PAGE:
Nevertheless, critical engagement with the acts of the Magisterium must never become a sort of “parallel magisterium” of theologians (cf. §34), for it must be submitted to the judgment of the Supreme Pontiff, who has “the duty to safeguard the unity of the Church with concern to offer help to all in order to respond appropriately to this vocation and divine grace” (Apostolic Letter, Ecclesiae Unitatem, §1).
Thus we can see that for those within the Church who have the canonical mandate or mission to teach, there is room for a truly theological and non-polemical engagement with the Magisterium. Intellectually speaking, however, we cannot be satisfied merely with generating and sustaining controversy. Difficult theological problems can only be adequately dealt with through the analogy of faith, that is, the synthesis of all that the Lord has revealed to us. We must see each doctrine and article of faith as supporting the others, and learn to understand the inner connections between each element of our faith.
To engage in the study of theology, we must have adequate cultural, biblical, and philosophical training. I think for instance of a passage from the 1917 Code of Canon Law that is printed in the introduction to the 1947 Benziger English edition of the Summa Theologiae: “Religious who have already studied their humanities should devote themselves for two years at least to philosophy, and four years to theology, following the teaching of St. Thomas in accordance with the instructions of the Holy See” (CIC 1917, can. 589). Consider the wisdom embodied in this directive: theology is to be undertaken only by those who have been adequately formed both in the humanities and philosophy. Recently, the Congregation for Catholic Education has required that the study of philosophy continue for three years during priestly formation. Without this breadth of learning, our theological inquiry will not have the rich soil of culture in which the faith took root and which is indispensable for fully understanding both the philosophical concepts and terms that underlie the doctrinal formulations of the Church.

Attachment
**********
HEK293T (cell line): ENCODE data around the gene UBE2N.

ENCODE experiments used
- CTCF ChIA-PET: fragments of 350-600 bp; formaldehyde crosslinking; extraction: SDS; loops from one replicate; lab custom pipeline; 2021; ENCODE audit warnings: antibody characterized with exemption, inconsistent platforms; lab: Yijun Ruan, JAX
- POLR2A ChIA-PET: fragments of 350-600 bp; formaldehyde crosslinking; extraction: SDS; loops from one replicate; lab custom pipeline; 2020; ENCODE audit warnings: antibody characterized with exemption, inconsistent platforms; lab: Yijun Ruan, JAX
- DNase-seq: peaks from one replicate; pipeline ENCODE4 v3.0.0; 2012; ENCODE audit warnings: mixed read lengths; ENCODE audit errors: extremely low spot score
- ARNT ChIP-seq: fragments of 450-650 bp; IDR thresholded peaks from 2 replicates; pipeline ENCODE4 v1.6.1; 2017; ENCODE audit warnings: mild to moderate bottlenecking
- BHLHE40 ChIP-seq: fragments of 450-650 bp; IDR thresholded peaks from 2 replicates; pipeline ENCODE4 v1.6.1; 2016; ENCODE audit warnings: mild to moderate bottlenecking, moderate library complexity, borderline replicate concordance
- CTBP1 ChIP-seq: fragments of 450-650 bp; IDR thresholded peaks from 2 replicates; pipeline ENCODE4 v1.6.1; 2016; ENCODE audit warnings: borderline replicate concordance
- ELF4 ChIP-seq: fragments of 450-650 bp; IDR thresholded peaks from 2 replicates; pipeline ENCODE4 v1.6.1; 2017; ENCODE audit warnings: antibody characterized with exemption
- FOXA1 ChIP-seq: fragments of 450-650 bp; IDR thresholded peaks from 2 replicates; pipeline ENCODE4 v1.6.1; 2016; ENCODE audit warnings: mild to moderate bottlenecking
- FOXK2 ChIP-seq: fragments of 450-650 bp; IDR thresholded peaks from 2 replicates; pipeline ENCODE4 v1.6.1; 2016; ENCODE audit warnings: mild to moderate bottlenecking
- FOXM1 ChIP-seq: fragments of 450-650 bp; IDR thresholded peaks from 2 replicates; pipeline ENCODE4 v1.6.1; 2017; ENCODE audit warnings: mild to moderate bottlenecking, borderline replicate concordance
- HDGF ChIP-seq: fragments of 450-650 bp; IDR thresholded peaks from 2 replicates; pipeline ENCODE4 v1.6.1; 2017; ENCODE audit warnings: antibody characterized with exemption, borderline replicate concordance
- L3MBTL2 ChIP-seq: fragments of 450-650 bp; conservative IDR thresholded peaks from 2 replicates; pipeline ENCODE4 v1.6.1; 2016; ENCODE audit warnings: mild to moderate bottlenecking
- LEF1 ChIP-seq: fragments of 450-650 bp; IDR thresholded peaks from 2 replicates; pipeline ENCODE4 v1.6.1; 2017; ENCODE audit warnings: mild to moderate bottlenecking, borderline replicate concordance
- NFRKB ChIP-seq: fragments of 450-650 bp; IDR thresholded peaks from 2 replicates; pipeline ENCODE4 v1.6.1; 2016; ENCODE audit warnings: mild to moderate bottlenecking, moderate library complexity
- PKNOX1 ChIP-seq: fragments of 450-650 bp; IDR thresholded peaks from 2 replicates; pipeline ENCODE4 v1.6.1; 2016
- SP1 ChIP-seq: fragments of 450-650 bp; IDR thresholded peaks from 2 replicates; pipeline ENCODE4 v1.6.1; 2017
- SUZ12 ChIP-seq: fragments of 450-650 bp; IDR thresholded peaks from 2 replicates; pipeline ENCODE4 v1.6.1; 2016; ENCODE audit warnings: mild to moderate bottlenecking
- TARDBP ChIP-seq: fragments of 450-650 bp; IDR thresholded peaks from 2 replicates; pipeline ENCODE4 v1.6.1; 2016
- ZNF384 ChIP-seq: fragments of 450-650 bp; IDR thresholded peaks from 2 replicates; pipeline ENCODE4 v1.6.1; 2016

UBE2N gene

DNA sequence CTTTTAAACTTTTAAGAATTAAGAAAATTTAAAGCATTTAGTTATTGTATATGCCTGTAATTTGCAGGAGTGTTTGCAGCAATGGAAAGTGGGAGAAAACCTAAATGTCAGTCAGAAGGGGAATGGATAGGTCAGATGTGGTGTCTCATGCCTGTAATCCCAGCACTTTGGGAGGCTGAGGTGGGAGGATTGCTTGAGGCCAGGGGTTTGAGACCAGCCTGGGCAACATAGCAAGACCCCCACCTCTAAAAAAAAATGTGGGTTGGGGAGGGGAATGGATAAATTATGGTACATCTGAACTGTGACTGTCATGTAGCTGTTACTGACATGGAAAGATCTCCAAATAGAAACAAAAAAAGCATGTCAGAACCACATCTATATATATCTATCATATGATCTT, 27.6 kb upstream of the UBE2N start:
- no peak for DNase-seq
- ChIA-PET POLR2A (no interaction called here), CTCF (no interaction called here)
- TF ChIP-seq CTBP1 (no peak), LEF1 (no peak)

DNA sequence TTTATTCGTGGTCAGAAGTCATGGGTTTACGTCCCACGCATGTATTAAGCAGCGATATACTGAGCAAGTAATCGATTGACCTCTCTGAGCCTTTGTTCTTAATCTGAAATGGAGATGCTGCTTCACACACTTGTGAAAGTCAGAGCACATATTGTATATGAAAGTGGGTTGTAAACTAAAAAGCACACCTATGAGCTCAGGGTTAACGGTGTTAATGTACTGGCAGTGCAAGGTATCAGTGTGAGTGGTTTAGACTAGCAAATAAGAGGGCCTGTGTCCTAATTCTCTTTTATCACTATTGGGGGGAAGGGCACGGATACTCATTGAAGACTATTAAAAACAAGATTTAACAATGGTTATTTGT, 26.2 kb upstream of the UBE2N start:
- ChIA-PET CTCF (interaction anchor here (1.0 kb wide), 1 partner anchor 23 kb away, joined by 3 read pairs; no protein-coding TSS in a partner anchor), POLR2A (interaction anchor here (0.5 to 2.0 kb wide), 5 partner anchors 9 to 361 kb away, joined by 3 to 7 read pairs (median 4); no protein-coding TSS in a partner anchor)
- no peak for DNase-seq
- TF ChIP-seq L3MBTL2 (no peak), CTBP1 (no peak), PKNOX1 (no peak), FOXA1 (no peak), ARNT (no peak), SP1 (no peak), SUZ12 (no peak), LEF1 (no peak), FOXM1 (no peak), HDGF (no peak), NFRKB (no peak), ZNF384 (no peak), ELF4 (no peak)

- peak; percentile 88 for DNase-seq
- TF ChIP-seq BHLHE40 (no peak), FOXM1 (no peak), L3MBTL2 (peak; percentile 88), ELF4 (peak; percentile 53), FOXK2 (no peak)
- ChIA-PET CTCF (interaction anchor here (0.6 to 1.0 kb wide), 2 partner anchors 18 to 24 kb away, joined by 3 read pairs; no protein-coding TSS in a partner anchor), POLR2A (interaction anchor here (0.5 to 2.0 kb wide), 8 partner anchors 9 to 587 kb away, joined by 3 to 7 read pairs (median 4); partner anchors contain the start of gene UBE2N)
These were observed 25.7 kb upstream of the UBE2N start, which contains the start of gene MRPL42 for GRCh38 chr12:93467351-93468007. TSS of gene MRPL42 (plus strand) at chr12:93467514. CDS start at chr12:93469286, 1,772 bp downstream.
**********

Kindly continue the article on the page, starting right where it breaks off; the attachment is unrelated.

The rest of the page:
If we concentrate only on the most difficult and most controversial questions —which, by all means, need to receive careful attention— we might over time lose a sense of the analogy of faith and begin to see theology mainly as a sort of intellectual dialectic of competing claims, rather than as a sapiential engagement with the living God who has revealed himself to us in Jesus Christ and who inspires our study, our preaching, our pastoral care through the Holy Spirit.
Pope Benedict XVI, in his magnanimous exercise of the munus Petrinum, is striving to overcome the tensions that have existed between the Church and your Fraternity. Would a full ecclesial reconciliation bring about an immediate end to the suspicion and bad feeling we have experienced? Perhaps not so readily.
But what we are seeking is not a human work: we are seeking reconciliation and healing by God’s grace under the loving guidance of the Holy Spirit. Let us recall the effects of grace articulated by St. Thomas: to heal the soul, to desire good, to carry into effect the good proposed, to persevere in good, and finally, to reach glory (cf. Summa theologiae 1a.2ae, 111, 3).
Our souls need first to be healed, to be cleansed of the bitterness and resentment that comes from thirty years of suspicion and anguish on both sides. We need to pray that the Lord may heal us of any imperfections that have come about precisely because of the difficulties, especially the desire for an autonomy that is in fact outside the traditional forms of governance of the Church. The Lord gives us the grace to desire certain goods, in this case the good of full ecclesial unity and communion. This is a desire that many of us share humanly speaking, but what we need from the Lord is for him to let this desire suffuse our souls, so that we may desire with the same desire of Christ ut unum sint.
Only then does God’s grace allow us to carry into effect the good proposed. It is He who prompts us to seek reconciliation and brings it to completion.
This is a moment of tremendous grace: let us embrace it with our whole heart and mind. As we prepare for the coming of the Savior of the world during this Advent season of the Year of Faith, let us pray and hope boldly: may we not also anticipate the longed for reconciliation of the Priestly Fraternity of St. Pius X with the See of Peter?
The only imaginable future for the Priestly Fraternity lies along the path of full communion with the Holy See, with the acceptance of an unqualified profession of the faith in its fullness, and thus with a properly ordered ecclesial, sacramental and pastoral life.
Having received from the Successor of Peter this charge to be an instrument in the reconciliation of the Priestly Fraternity, I dare to make my own the words of the Apostle Paul in urging us “to live in a manner worthy of the call you have received, with all humility and gentleness, with patience, bearing with one another through love, striving to preserve the unity of the Spirit through the bond of peace.”
Sincerely yours in Christ,